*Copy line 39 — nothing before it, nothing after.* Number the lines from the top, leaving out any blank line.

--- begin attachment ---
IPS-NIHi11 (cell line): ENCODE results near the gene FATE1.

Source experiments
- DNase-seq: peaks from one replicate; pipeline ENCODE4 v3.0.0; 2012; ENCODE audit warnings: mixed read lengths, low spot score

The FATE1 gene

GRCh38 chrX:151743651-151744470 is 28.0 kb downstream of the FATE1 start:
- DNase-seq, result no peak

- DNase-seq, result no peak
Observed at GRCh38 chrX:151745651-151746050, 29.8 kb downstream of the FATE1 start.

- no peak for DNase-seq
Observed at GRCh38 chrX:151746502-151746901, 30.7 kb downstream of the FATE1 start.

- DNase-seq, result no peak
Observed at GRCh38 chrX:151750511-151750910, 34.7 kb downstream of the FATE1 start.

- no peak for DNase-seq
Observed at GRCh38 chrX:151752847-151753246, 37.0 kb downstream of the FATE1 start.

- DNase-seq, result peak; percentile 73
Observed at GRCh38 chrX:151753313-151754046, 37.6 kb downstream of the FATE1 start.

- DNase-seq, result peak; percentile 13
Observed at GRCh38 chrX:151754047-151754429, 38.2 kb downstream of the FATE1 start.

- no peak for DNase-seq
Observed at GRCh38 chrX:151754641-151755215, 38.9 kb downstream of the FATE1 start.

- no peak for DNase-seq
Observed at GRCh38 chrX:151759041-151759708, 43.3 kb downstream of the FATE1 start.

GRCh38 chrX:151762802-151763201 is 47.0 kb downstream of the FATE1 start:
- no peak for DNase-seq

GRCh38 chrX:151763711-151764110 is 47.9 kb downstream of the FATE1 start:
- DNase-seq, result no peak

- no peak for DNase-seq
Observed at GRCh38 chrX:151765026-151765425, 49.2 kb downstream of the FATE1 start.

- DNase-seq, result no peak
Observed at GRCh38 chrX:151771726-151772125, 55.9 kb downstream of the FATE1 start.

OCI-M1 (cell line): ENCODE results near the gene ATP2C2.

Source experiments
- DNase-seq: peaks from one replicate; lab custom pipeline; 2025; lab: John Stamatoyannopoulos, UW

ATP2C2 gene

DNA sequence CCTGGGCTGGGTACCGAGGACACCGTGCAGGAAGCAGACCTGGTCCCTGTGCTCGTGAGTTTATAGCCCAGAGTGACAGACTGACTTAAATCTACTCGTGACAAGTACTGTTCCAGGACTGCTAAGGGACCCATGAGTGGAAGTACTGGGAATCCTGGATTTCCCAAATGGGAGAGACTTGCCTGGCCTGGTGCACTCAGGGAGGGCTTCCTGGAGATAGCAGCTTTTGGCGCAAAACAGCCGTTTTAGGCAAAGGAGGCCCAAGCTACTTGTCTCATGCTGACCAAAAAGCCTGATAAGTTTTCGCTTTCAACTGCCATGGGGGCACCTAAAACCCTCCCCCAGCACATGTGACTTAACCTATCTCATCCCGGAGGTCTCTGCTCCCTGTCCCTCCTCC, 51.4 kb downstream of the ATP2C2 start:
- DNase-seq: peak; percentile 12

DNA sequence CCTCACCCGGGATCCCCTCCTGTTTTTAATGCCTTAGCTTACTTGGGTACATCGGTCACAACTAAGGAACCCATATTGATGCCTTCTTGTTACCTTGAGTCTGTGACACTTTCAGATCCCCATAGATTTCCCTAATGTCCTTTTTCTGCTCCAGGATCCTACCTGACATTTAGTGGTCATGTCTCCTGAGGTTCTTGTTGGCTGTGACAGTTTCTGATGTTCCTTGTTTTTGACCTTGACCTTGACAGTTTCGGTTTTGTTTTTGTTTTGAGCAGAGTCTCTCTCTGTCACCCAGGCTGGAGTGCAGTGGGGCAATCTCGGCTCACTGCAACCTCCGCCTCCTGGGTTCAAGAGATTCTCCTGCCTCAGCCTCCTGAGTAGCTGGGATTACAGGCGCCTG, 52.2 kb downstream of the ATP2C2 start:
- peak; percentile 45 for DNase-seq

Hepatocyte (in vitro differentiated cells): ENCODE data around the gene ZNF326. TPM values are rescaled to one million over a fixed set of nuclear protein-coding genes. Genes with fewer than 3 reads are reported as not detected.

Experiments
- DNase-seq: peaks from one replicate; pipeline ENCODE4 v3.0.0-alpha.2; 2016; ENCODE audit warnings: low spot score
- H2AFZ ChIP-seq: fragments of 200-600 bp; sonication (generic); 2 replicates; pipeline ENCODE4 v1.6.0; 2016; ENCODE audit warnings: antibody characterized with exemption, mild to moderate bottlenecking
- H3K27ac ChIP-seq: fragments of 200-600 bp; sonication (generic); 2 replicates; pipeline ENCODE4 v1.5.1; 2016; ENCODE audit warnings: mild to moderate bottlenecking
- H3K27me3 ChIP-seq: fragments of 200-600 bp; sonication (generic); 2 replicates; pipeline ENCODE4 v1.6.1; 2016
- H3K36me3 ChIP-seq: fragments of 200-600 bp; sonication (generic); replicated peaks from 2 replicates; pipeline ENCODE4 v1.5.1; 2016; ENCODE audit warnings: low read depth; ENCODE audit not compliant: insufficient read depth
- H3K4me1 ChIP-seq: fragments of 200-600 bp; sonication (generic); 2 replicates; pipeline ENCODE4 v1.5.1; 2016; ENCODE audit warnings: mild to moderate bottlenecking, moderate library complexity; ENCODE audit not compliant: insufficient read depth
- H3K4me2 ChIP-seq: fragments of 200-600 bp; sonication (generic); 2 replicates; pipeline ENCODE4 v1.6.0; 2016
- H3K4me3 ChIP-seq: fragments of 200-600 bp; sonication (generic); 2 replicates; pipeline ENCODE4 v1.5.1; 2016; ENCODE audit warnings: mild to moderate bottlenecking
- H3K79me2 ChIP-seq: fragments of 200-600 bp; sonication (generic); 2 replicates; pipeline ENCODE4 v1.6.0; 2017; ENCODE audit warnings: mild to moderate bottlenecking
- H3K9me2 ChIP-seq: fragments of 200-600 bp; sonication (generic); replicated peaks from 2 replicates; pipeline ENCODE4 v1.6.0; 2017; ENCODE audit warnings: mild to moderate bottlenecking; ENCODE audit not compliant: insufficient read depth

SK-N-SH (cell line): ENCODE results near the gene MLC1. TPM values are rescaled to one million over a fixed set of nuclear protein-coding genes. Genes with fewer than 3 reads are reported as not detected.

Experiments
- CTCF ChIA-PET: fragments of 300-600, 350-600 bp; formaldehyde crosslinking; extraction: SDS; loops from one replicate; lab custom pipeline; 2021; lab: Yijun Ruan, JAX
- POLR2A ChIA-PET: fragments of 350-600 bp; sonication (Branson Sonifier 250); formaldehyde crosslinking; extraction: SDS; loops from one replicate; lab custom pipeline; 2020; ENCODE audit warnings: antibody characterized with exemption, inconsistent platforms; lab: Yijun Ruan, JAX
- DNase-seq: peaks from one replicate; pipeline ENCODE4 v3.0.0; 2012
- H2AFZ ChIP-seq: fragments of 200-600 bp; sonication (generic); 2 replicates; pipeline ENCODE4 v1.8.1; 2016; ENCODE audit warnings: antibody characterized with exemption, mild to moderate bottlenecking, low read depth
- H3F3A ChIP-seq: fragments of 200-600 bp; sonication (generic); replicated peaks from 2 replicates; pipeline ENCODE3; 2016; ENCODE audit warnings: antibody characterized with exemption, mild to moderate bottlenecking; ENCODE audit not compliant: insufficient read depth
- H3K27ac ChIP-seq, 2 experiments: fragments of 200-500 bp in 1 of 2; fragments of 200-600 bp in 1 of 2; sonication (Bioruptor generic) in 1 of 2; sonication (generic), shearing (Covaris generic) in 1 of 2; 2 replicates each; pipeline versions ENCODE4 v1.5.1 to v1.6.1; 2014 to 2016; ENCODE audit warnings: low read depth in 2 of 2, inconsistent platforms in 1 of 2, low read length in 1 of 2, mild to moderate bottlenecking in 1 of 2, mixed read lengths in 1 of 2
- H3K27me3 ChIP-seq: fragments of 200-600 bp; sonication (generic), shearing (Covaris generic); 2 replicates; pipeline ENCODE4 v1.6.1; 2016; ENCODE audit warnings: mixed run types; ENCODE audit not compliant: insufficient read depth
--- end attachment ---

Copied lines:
Hepatocyte (in vitro differentiated cells): ENCODE data around the gene ZNF326. TPM values are rescaled to one million over a fixed set of nuclear protein-coding genes. Genes with fewer than 3 reads are reported as not detected.